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The Vault at PfaffsAn Archive of Art and Literature by the Bohemians of Antebellum New York
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Text for Page 242

              [newspaper clipping]
  Gen. Lander meantime brought up Col. Carroll
with the 8th Ohio Regiment, and the 7th Virginia,
Col. Evans, for a support.  Col. Anastanzel encoun-
tered the enemy at the head of the pass, two miles
from Blooming.  He was met by a sharp fire, and
halted his command, instead of pushing through it,
to the front.  On hearing the firing Gen. Lander
came up and ordered Anastanzel forward.  The men
faltered before the musketry of the enemy, when
Lander saying, �follow me,� halting at the head of
the column only long enough to tell the men to re-
member their holy mission and follow their General
to victory.  His appeal was answered by one private
named John Cannon, a Virginia refugee.  Gen. Lan-
der charged, followed by Major Armstrong, Assist.
Adjutant-General; Fitz James O�Brien, the well-
known poet of his staff, and Major Bannister, Pay-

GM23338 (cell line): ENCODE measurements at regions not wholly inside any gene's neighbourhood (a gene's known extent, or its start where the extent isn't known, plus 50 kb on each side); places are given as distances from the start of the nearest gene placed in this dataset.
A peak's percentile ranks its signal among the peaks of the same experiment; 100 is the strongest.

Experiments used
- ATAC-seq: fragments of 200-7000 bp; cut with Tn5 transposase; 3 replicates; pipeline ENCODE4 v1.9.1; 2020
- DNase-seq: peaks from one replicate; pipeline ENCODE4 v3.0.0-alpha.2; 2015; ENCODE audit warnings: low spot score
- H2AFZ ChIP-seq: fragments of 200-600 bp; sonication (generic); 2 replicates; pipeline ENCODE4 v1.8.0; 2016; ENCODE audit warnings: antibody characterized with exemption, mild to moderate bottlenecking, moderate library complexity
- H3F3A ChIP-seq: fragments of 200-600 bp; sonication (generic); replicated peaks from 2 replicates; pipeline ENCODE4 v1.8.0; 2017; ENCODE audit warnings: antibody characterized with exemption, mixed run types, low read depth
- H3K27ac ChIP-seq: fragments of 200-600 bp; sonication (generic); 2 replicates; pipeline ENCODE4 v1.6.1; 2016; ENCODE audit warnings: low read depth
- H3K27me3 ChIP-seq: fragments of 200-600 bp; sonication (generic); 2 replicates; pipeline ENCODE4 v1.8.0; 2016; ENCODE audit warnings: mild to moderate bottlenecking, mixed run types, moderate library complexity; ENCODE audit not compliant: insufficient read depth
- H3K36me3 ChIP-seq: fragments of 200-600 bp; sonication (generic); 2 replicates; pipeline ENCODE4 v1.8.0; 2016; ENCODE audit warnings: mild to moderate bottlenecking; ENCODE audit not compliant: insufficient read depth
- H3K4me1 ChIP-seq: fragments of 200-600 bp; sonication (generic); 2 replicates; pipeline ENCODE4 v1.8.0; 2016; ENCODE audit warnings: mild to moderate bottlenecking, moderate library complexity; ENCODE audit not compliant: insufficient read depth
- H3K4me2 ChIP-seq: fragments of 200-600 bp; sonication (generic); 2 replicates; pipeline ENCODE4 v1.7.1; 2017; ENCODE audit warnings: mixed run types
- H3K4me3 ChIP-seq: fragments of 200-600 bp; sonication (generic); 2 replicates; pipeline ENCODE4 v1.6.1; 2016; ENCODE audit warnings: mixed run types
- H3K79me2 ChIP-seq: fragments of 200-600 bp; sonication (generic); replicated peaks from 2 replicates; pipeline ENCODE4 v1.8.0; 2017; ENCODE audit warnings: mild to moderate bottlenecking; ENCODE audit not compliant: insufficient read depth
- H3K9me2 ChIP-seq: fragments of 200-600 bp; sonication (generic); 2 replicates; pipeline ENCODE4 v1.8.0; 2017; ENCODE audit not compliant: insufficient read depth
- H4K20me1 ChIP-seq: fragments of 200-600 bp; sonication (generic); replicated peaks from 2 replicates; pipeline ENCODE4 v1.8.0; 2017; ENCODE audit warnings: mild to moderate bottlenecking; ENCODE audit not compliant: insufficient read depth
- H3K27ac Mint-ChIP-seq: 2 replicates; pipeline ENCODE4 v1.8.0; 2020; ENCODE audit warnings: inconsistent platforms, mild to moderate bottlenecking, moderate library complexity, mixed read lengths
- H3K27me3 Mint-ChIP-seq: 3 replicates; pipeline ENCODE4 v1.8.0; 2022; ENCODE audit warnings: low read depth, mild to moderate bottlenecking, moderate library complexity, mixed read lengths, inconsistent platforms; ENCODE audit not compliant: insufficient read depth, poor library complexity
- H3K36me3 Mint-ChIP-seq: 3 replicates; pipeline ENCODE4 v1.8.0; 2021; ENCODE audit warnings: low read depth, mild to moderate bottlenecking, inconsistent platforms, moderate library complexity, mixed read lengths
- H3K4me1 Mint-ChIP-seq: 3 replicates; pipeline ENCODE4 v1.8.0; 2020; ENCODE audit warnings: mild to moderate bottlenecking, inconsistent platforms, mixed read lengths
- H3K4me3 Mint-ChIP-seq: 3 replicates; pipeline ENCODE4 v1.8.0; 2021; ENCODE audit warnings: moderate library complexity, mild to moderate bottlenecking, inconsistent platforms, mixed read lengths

master U. S. A., who had volunteered for the expe-
dition.  A group of Rebel officers were distant about
300 yards, encouraging their men.  Gen. Lander
being mounted on his celebrated horse, outran the
rest of the party, and cut off the retreat of the Rebel
officers, �Surrender, gentlemen,� he said, and coolly
dismounting, extended his hand to receive the sword
of Col. Baldwin, whom an instant before he had ap-
peared to outside observers to be riding directly
over.  Five of the Rebel officers surrendered to
Gen. Lander, and four more, immediately afterward,
to the officers of his staff, among them the Assistant
Adjutant General of Gen. Carson.

[Gunn�s handwriting]
Letter is N. Y. Tribune describing 
a Skirmish at Blooming Gap.               
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